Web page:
The following year, my son signed up to play in one of Megarry's sessions.  My kids and I have enjoyed playing "Dungeon!" for years, and my son was looking forward to the experience.  Afterwards, he received a very special memento:

A copy of Megarry's First Dungeon (1972), reproduced with kind permission by David Megarry.

The map is a fascinating piece of the game's history.  It evokes a sense of mystery and adventure, although we were too awestruck to ask about any of its features.  Perhaps David can be enticed to share a few contextual details, at next year's Gary Con.

I recently stayed up late with one of my daughters, long after her sister went to bed, in her quest for the fabled 10,000 gp diamond she had previously glimpsed among the treasure cards for the 6th level.  Her wizard finally left the dungeon with 87,000 gp worth of treasure, including the diamond!

Sunday, November 3, 2019

The Town of Blackmoor

From the castle itself the small town of Blackmoor grew, then the surrounding countryside became filled with new holes to explore...
 Dave Arneson "The First Fantasy Campaign" (1977)
"Points of Interest in Black Moor" was published in Domesday Book #13 (July, 1972) together with a map of the town.

View of Branzoll Castle from the town square.  The view of Blackmoor Castle from Victory Square outside the Comeback Inn would be similar.  (Photograph from tripadvisor.)

Back in 2017, Havard shared this map on his blog (attributed to Domesday Book #13, but possibly from another source):

The ground plan of the castle is based on the Burg Brazoll model kit.

Within the town, the Silver Dragon Inn, the Comeback Inn, the Gallows, the Store, the Warehouse, the Church, and a Wharf are labeled.  Another forty smaller buildings are numbered.

There are three gates leading past the city wall:

The Swamp Gate to the east leads to a fork in the road, beside Elf Stump, in between three Pillars.  The road to the east leads to Bramwald, and the road to the north passes by Svenny's Freehold, then continues to the Wizard's Wood through Wolfshead Pass.

The South Gate leads to Tonisberg, while the Troll Gate to the west leads over a bridge to a fork in the road.  The road to the west also leads to Tonisberg, while the road to the northwest leads past Jenkin's Hill on the way to Glendower.

An island in the center of Blackmoor Bay is labeled Serpent Rock.  A small cave opening is visible, facing south.  A scale for the map is present in the upper right hand corner.

In December, 2016, another map was posted on the "Secrets of Blackmoor" Facebook page, along with some fascinating insights into pre-D&D Blackmoor adventures:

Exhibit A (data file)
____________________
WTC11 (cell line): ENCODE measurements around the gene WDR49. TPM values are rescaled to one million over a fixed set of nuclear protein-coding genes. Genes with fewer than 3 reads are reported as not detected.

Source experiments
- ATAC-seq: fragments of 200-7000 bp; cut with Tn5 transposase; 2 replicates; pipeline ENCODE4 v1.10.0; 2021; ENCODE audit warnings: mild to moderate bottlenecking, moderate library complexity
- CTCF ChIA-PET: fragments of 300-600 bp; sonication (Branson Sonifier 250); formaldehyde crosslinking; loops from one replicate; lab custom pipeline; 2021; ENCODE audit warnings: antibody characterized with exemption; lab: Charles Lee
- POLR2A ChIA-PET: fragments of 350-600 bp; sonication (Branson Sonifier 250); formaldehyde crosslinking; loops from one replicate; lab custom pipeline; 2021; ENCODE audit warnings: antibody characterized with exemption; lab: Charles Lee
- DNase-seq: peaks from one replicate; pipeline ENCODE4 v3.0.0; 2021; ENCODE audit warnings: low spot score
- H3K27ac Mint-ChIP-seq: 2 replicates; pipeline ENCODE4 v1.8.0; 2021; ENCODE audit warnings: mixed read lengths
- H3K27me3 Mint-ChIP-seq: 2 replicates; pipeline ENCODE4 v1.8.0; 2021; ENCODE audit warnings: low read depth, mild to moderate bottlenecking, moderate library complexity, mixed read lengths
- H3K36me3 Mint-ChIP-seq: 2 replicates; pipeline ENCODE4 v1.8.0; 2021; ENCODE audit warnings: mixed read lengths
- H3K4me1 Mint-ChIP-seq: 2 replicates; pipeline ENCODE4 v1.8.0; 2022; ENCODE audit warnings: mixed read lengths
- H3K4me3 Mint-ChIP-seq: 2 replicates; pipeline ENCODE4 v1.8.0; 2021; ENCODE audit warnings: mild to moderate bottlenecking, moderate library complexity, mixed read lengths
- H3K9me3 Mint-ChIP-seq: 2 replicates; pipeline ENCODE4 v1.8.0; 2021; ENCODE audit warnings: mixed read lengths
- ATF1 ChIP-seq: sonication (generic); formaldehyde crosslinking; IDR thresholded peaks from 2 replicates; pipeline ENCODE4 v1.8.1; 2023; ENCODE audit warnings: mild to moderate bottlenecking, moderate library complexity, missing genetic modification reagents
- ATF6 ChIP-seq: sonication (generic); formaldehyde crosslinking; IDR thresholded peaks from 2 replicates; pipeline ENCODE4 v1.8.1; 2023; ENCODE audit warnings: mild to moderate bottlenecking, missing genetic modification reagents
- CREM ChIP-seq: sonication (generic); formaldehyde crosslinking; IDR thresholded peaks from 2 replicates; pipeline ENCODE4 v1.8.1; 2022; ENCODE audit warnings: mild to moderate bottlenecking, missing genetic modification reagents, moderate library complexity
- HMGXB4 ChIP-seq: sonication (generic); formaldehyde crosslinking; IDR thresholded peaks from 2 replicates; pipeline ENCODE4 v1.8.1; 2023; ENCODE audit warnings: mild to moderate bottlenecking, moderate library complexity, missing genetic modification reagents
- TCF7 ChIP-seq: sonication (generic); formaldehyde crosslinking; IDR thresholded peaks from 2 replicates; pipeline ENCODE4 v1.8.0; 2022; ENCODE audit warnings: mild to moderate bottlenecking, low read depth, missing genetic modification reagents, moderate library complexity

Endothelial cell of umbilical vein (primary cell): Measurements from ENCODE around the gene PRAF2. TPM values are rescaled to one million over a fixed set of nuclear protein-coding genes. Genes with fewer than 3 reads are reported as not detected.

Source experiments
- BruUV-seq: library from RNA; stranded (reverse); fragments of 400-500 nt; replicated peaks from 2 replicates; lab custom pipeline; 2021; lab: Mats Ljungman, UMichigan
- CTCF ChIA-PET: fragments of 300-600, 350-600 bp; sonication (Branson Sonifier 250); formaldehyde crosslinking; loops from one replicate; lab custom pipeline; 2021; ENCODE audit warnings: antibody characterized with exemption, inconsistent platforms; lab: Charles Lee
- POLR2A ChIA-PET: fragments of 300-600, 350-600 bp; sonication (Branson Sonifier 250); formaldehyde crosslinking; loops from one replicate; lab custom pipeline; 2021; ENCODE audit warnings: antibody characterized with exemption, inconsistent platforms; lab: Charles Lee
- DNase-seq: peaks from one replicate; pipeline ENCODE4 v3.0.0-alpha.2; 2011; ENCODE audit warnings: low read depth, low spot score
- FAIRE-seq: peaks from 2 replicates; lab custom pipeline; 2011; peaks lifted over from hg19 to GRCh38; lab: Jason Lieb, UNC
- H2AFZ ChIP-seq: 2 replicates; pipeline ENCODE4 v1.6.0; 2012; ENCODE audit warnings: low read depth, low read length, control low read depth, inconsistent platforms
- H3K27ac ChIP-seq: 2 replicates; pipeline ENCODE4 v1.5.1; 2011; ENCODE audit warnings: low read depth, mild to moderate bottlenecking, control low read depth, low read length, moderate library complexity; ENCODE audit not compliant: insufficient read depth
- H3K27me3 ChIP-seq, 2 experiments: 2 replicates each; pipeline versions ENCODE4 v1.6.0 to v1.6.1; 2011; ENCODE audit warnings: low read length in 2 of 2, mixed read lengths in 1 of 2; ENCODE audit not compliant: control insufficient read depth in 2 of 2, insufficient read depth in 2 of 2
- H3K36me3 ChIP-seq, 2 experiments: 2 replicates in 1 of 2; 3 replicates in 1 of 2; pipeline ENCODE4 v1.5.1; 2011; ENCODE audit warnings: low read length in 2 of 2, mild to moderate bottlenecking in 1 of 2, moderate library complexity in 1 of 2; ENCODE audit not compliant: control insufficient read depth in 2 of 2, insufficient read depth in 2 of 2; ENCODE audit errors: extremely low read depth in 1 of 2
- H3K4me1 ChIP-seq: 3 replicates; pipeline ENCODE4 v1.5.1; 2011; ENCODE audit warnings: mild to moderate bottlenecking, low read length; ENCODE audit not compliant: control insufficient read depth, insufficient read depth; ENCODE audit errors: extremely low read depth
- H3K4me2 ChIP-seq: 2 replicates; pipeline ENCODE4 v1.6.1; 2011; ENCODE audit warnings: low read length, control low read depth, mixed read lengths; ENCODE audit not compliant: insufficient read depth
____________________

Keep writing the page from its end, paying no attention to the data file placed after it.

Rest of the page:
On this map, Jenkins Hill is labeled Vampire Hill, and Elf Stump is labeled Elf Home.  The buildings in the town are color-coded, red for David Megarry's thief McDuck's gang, and blue for Dan Nicholson's Merchant of Blackmoor.

In Playing at the World (2012) Jon Peterson states "...Duane Jenkins apparently wasted a wish to transform his character into a vampire - only to find that Arneson, exercising the latitude of the referee, exploited a loophole in his wording and turned him into a vampire rose bush."

Saturday, November 2, 2019

Blackmoor Castle

Blackmoor Castle was built in the third year of the reign of Robert I, King of all Geneva, as a defense against the Barbarian hordes that periodically sweep through this area over a period of six years.  On the hill that dominated the small village of Blackmoor, there are the ruins of several previous structures that were destroyed by the Barbarians.  The newer structure incorporates many of the underground galleries of the older structures as well as the main tower which has stood throughout the history of the area.
Excerpt from "The First Fantasy Campaign" (1977) by Dave Arneson
"Robert I, King of all Geneva" no doubt refers to Robert Kuntz, who was described as King Robert (Kuntz) I, of the Castle and Crusade Society, in Domesday Book #1.  The "Empire of Geneva" is mentioned in early campaign letters, (see this post).

In his original Blackmoor games, Arneson used a model castle to represent Blackmoor Castle.  The model kit, and the Italian castle it was based on, came to light in 2010 and can still be purchased on amazon.  You can tour the vicinity on Google Maps.

Branzoll Castle in Klausen, Italy (photograph from the tripadvisor website)

Arneson first mentioned the kit in an interview with Kobold Quarterly in 2009, although believed the model was of a castle in Sicily.  He possibly mixed up Chiusa (the Italian name of Klausen in South Tyrol) with Chiusa Sclafani in Sicily.

Dave's daughter, Malia, discovered some old maps of Blackmoor Castle in 2013.  The first floor was reserved for guests, the second for retainers, and the third for the royal family.  The tower portion contained two additional floors.

Photograph of Arneson's drawing of the entrance to Blackmoor Castle, part of the "Legends of Wargaming" exhibit at Gary Con XI (Gertie the dragon's tail is also captured, top left)

Arneson's original dungeon had six levels.  In the introduction to "The First Fantasy Campaign" (1977), he writes "Six levels was chosen since it allowed random placement with six-sided dice."  Dave Megarry's "Dungeon!" board game likewise features six levels.

By mid-1972, the players had so neglected the defense of the town in favor of dungeon exploration, that the castle fell to the invading forces of the Egg of Coot, bringing that phase of the campaign to a close.  In future adventures, the entrance to the dungeon was guarded by elves.

Corner of the Table (vol. 4, no. 6) in Nov/Dec 1972 marks the beginning of the Loch Gloomen adventures, around the time that Arneson and Megarry visited Lake Geneva to demonstrate Blackmoor and Dungeon! to Gygax.